Oceanic languages, aboriginal languages spoken in the region known as Oceania. If Oceania is restricted to the Melanesian, Micronesian, and Polynesian islands, the indigenous tongues spoken on these islands belong for the most part to the Malayo-Polynesian family of languages (see Malayo-Polynesian languages). Papuan languages are spoken on the island of New Guinea, which is sometimes considered a part of Melanesia. The Papuan languages are native to the people of New Guinea. They are not, so far as is known, related to the Malayo-Polynesian linguistic family or, for that matter, to any other family of languages. More research is needed to discover how the various Papuan tongues are related to one another and also how many of them there are. Currently, their number is estimated at about 150 languages. When the area of Oceania is extended to include Australia and Malaysia, indigenous languages of the Australian group spoken in Australia (see Australian languages) may be added to the Malayo-Polynesian stock (predominating in Malaysia as well as in Melanesia, Micronesia, and Polynesia) as tongues of this region.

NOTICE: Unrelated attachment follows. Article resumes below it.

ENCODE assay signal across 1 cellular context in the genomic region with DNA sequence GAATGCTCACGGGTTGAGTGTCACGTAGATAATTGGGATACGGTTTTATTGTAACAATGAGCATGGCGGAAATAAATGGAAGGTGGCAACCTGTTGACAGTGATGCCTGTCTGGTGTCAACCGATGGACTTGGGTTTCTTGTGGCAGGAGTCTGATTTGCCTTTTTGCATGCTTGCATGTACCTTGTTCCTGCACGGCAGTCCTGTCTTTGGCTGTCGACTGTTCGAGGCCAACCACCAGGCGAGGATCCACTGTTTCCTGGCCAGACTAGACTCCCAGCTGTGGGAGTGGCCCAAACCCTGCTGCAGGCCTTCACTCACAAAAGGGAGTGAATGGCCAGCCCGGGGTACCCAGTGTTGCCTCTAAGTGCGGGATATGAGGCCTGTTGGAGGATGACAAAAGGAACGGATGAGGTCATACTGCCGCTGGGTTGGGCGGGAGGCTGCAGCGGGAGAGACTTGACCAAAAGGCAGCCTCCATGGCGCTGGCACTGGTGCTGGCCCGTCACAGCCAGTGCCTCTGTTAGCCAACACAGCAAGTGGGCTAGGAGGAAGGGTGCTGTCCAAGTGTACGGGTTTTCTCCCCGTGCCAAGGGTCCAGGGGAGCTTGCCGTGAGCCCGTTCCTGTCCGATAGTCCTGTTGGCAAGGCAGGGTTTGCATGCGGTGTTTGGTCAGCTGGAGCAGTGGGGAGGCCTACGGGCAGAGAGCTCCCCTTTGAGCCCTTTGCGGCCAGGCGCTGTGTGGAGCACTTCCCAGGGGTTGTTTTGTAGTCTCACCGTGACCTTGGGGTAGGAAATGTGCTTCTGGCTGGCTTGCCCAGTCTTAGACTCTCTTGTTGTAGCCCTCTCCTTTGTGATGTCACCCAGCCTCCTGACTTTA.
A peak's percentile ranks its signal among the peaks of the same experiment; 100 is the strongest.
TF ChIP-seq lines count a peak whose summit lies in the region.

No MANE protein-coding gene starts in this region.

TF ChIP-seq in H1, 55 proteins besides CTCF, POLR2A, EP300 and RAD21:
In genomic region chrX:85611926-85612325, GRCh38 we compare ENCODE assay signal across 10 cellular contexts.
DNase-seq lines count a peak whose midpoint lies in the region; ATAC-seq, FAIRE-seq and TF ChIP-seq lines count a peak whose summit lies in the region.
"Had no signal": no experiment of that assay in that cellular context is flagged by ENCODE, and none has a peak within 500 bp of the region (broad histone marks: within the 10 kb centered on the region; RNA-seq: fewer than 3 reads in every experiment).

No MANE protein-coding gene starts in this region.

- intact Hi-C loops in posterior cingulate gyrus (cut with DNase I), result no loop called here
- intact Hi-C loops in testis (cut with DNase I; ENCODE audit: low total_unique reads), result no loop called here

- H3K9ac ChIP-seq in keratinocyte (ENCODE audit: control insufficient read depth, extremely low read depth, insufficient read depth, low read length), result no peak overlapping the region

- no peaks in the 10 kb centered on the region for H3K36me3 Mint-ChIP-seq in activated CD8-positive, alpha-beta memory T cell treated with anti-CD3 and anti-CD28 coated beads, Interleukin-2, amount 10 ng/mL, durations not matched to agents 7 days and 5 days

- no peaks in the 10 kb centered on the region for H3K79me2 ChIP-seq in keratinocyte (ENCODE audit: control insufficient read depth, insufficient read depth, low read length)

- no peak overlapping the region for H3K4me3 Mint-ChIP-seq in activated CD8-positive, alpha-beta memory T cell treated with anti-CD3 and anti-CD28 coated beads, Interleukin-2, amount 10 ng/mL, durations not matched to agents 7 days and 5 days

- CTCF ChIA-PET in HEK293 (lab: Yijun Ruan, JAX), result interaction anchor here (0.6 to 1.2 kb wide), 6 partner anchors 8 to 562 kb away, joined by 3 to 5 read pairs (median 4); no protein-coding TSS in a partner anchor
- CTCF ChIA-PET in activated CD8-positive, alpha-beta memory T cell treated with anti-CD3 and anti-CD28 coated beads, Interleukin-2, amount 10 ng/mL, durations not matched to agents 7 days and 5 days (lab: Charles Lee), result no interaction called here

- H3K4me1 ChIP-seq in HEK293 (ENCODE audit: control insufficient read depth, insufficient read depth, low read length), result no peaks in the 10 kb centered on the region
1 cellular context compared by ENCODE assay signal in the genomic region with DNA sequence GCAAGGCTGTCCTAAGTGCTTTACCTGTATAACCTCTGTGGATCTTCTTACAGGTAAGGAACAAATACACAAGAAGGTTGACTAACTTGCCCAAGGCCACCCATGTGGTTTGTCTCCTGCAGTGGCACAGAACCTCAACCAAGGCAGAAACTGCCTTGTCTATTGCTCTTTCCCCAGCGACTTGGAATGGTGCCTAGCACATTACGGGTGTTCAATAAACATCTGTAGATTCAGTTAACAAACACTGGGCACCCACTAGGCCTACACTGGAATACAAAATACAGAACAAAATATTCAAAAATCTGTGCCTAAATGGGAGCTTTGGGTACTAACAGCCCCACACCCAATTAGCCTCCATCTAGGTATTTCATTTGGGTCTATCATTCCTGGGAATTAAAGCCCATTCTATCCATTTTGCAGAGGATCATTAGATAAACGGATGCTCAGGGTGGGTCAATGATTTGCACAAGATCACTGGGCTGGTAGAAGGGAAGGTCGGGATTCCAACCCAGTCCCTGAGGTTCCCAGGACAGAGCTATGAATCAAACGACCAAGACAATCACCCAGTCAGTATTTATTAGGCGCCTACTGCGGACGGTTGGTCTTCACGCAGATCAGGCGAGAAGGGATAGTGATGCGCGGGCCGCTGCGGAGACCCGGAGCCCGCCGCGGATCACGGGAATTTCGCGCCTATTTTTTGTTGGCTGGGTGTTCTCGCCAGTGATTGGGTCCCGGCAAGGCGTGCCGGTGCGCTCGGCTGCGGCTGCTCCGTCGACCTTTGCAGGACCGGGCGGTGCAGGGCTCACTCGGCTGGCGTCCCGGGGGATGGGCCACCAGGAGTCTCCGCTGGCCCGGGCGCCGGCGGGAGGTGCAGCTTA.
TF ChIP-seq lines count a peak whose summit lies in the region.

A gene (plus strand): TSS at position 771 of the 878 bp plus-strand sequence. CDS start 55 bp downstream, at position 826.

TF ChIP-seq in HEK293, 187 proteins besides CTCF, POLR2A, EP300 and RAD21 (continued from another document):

The Columbia Electronic Encyclopedia, 6th ed. Copyright © 2012, Columbia University Press. All rights reserved.
See more Encyclopedia articles on: Language and Linguistics